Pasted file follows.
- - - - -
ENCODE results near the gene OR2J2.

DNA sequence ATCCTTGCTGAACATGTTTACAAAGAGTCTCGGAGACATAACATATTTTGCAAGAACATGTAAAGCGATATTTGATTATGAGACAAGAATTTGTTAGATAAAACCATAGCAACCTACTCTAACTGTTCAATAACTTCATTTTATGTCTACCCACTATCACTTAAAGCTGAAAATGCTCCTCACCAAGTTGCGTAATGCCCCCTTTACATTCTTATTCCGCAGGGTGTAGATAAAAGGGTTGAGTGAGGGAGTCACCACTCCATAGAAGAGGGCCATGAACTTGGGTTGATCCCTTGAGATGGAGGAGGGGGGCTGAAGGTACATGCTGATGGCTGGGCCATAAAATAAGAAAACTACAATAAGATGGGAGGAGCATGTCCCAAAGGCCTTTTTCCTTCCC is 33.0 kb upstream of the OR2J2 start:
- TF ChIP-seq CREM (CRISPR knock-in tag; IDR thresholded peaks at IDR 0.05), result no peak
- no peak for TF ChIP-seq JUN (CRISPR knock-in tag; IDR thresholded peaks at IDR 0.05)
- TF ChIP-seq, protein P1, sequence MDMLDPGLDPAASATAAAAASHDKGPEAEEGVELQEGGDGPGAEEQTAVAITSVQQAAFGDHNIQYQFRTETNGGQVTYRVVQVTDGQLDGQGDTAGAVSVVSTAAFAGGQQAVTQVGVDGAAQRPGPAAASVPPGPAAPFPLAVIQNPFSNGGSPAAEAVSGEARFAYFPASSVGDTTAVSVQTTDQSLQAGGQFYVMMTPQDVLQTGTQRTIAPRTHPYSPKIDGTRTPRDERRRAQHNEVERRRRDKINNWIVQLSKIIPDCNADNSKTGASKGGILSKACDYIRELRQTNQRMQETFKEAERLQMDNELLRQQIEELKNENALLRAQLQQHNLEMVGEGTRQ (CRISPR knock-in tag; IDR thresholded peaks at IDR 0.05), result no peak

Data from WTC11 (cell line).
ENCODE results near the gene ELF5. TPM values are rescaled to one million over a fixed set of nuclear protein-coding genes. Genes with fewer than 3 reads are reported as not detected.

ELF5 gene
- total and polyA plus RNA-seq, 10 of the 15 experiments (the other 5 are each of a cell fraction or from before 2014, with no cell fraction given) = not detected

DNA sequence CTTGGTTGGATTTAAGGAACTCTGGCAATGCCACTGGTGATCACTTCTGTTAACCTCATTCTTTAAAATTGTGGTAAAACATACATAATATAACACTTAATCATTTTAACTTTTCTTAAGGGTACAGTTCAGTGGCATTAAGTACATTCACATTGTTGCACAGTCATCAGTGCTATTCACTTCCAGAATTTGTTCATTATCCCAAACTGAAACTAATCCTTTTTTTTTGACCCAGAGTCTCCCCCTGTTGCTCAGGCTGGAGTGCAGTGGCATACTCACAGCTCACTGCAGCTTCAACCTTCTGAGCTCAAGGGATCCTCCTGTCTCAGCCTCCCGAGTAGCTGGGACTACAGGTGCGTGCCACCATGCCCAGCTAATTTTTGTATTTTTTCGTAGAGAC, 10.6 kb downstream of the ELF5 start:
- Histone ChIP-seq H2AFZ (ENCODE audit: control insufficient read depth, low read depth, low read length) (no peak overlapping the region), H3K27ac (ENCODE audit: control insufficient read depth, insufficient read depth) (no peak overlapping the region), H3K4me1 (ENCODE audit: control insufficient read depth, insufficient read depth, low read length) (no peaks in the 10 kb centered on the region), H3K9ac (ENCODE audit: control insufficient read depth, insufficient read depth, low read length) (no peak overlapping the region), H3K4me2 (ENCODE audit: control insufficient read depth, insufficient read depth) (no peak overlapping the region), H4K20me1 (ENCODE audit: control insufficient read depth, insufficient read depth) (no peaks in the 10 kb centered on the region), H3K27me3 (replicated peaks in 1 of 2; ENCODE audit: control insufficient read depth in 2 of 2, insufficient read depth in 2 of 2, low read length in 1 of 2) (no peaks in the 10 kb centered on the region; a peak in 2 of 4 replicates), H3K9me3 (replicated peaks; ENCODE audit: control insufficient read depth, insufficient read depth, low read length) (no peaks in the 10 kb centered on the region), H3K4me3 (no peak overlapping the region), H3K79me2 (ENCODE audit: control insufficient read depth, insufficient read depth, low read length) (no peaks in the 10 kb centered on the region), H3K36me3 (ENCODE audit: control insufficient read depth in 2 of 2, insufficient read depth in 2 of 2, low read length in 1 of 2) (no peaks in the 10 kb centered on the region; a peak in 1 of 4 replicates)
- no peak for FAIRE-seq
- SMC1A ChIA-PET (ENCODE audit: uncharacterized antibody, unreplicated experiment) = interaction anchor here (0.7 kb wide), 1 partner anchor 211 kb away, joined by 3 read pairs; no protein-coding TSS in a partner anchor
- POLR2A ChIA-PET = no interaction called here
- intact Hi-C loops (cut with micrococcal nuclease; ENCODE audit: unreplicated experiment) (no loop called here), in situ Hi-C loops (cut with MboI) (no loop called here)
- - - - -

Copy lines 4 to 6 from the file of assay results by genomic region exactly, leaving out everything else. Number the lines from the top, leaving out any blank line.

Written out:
- no peak for TF ChIP-seq JUN (CRISPR knock-in tag; IDR thresholded peaks at IDR 0.05)
- TF ChIP-seq, protein P1, sequence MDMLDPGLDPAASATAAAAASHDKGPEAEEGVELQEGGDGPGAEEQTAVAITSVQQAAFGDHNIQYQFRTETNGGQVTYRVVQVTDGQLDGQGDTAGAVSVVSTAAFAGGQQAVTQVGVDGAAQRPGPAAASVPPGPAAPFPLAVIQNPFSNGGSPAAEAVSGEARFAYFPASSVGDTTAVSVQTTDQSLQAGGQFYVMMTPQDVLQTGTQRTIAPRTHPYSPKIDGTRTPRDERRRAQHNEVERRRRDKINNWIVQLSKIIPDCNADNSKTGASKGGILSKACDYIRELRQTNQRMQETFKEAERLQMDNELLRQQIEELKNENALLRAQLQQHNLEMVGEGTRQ (CRISPR knock-in tag; IDR thresholded peaks at IDR 0.05), result no peak

Data from WTC11 (cell line).